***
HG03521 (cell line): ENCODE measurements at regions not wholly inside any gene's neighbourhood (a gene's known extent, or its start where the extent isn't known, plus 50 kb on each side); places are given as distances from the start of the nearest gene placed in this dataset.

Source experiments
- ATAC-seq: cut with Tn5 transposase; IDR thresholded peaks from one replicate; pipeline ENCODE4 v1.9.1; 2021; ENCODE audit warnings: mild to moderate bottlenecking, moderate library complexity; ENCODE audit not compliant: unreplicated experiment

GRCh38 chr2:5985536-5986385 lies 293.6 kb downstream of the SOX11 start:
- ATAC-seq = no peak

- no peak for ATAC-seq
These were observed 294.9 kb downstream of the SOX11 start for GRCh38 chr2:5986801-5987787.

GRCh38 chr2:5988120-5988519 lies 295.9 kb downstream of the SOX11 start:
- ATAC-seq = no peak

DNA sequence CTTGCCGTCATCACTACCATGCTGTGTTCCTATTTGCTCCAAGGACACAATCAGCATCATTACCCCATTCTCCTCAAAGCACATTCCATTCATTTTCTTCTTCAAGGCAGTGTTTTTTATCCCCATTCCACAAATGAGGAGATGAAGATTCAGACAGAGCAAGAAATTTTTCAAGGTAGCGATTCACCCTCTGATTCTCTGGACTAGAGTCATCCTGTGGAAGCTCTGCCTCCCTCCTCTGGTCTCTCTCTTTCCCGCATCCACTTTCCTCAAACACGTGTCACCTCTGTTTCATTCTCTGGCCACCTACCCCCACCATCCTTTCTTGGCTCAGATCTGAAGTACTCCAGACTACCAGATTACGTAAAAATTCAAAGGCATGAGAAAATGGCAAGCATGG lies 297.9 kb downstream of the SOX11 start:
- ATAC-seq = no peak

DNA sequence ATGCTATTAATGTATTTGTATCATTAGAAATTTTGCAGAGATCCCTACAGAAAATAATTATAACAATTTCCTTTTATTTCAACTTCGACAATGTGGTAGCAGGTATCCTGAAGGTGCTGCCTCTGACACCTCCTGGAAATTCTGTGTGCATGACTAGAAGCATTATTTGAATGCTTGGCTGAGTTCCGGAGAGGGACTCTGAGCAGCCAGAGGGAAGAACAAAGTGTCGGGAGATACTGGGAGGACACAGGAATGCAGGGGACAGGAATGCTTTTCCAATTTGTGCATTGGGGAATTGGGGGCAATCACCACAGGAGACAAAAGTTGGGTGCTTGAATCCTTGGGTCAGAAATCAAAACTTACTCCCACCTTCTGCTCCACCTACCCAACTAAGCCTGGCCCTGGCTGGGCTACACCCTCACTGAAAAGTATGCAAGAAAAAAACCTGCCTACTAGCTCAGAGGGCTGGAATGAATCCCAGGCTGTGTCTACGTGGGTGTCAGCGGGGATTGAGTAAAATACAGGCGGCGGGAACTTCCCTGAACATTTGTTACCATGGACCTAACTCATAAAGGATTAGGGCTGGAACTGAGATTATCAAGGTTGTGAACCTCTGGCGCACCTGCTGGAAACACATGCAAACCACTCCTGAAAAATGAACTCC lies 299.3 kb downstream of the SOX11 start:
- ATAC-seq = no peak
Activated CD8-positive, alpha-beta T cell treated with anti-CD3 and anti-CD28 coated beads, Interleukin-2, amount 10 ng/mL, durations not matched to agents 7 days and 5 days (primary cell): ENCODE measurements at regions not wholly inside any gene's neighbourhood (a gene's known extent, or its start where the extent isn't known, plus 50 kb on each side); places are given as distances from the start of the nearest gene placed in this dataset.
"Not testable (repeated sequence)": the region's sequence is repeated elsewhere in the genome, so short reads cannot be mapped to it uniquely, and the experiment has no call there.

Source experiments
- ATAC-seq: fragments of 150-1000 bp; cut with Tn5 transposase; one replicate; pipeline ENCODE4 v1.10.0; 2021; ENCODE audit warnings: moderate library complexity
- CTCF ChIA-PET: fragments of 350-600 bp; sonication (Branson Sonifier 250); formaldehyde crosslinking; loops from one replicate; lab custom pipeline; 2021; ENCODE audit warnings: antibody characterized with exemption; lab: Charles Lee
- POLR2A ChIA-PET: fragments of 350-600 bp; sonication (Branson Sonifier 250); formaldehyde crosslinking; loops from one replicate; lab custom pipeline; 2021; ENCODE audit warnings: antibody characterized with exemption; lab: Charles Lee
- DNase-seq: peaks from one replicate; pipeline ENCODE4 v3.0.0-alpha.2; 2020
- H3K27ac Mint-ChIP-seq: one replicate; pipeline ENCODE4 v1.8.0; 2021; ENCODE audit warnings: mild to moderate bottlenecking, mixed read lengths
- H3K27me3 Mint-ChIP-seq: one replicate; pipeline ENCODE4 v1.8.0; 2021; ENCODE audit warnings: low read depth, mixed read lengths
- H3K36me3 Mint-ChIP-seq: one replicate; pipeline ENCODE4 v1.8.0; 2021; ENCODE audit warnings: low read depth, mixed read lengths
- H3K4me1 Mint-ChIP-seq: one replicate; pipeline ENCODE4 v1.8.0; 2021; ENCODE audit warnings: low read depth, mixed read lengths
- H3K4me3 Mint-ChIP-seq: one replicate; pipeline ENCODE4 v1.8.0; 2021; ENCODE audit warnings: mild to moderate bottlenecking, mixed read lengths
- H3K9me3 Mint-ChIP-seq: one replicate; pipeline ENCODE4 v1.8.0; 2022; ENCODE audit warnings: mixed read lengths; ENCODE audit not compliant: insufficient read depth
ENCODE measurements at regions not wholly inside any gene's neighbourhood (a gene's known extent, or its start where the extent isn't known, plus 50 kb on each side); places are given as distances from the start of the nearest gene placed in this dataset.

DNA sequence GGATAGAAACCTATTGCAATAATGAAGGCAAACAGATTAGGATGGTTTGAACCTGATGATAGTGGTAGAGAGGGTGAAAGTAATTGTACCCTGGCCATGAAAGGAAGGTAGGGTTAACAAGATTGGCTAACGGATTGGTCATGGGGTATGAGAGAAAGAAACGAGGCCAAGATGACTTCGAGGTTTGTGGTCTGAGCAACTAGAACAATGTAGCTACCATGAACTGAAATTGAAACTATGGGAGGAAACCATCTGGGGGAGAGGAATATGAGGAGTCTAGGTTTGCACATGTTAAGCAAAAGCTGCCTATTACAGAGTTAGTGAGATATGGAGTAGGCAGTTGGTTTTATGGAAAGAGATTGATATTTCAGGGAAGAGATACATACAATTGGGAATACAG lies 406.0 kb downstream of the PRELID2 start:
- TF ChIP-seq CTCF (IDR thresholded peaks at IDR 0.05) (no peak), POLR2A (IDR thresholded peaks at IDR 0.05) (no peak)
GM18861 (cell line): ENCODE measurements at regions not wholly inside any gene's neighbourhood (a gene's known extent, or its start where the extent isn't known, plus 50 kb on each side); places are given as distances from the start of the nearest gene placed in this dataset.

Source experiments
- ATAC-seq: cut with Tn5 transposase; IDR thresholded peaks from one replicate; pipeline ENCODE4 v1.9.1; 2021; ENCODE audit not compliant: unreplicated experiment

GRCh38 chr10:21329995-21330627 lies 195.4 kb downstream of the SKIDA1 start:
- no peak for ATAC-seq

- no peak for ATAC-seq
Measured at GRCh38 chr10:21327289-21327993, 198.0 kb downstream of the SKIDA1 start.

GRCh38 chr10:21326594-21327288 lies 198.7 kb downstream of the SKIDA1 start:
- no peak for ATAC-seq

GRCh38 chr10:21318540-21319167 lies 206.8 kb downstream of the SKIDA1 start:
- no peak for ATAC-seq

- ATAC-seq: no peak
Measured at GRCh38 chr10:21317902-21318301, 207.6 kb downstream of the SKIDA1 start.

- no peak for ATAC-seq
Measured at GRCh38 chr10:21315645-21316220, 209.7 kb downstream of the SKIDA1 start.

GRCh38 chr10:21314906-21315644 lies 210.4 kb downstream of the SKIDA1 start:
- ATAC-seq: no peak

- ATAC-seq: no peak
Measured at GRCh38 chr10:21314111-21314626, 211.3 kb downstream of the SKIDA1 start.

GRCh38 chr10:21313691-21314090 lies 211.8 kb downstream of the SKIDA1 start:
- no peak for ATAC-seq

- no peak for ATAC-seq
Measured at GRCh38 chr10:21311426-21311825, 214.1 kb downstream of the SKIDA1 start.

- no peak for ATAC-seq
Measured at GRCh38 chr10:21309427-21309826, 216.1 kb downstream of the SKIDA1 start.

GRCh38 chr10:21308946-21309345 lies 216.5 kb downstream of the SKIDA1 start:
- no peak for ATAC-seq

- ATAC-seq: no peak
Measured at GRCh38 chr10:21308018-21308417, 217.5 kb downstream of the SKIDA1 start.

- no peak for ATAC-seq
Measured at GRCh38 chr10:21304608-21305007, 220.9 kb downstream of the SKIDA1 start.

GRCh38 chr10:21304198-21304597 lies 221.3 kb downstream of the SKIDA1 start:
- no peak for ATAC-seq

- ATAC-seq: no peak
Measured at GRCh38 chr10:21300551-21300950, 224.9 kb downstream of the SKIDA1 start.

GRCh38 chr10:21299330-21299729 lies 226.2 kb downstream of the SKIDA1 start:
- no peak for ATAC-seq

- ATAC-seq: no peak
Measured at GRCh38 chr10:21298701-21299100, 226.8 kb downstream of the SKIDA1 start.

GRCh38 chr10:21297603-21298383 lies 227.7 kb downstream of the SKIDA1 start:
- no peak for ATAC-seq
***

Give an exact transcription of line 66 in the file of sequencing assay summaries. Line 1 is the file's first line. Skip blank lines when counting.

- no peak for ATAC-seq